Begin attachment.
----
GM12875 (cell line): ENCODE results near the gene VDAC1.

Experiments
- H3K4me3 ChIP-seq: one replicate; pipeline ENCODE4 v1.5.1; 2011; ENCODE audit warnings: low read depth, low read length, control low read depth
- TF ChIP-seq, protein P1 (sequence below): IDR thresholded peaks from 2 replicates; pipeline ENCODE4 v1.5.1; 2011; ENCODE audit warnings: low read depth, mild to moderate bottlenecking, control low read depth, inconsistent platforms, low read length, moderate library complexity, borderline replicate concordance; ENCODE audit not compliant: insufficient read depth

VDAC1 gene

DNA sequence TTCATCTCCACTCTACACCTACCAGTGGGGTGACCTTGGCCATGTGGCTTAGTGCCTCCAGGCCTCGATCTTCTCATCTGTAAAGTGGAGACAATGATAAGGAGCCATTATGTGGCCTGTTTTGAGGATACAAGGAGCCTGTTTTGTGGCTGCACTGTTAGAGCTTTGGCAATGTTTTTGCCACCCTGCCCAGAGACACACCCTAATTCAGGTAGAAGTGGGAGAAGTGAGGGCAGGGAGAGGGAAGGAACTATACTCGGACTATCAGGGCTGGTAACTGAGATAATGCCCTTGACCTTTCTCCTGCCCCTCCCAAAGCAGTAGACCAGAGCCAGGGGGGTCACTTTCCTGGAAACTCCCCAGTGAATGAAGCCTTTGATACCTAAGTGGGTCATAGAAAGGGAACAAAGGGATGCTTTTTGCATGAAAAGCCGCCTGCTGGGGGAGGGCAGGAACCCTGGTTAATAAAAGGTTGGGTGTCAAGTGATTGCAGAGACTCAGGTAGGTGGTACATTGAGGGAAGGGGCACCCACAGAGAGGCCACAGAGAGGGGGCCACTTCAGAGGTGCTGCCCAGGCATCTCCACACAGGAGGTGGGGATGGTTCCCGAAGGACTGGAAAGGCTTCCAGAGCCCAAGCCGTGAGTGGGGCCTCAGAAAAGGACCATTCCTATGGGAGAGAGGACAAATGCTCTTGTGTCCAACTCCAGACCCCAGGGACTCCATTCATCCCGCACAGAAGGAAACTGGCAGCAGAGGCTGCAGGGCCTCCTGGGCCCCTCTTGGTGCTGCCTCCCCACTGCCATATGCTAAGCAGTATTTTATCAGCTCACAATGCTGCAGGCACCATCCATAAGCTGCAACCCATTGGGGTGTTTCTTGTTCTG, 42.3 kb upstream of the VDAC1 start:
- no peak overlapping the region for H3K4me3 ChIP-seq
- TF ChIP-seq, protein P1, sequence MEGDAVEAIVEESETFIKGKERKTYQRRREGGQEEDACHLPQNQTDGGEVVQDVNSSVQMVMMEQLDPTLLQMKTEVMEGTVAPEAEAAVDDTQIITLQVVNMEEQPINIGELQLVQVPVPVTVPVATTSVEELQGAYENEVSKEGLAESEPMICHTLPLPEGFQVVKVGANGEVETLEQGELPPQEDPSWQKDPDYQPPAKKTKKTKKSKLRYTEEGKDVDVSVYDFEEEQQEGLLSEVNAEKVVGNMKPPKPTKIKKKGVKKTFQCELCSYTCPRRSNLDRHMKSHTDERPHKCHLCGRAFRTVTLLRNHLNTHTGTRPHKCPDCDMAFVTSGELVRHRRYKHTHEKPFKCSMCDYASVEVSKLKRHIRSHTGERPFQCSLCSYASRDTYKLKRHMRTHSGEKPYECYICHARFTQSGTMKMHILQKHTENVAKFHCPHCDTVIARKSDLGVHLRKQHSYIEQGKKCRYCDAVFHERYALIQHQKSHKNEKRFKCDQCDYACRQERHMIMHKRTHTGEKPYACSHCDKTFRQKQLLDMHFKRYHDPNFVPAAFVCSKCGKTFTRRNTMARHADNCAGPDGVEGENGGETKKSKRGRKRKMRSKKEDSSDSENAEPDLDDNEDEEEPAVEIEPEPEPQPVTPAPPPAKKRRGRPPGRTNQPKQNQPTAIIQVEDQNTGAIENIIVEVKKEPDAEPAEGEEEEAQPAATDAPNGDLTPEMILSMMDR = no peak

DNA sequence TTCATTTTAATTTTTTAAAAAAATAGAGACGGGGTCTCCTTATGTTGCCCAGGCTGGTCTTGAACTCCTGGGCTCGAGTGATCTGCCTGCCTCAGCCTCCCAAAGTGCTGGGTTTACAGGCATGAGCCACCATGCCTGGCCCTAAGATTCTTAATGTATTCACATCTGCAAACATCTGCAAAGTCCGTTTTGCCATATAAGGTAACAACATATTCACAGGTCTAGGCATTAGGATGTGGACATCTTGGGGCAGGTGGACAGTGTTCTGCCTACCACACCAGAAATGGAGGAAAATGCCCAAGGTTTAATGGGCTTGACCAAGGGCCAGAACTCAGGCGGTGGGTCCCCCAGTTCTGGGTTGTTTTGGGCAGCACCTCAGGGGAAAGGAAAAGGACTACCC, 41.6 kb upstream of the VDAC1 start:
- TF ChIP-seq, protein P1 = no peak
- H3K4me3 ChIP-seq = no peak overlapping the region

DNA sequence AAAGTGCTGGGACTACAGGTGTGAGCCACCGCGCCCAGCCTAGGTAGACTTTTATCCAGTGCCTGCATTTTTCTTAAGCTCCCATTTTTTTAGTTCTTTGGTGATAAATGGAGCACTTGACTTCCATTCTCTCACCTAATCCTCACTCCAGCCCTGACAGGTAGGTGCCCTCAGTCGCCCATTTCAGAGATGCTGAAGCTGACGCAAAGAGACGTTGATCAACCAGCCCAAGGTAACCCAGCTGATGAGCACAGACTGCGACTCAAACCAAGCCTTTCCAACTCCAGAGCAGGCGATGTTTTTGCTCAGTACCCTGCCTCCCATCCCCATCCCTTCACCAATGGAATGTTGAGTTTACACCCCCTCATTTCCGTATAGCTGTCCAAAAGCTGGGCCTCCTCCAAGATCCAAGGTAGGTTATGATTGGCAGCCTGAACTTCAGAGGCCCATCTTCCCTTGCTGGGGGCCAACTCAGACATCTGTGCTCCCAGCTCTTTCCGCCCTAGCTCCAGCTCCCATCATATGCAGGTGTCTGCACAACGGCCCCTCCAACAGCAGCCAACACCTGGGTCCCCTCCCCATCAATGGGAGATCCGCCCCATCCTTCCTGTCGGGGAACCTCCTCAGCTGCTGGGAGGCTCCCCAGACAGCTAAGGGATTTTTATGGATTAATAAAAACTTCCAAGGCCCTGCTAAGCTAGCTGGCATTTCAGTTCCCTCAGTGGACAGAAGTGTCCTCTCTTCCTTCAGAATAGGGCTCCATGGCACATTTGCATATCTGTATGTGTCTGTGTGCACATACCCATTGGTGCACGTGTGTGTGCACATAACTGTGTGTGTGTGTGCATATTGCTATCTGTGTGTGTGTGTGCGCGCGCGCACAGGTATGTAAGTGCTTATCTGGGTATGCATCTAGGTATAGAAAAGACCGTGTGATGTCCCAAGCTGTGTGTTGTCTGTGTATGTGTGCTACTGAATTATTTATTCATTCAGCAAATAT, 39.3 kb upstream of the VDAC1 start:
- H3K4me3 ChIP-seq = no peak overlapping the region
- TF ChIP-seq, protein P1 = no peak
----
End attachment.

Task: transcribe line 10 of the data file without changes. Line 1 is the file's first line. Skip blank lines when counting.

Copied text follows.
- TF ChIP-seq, protein P1 = no peak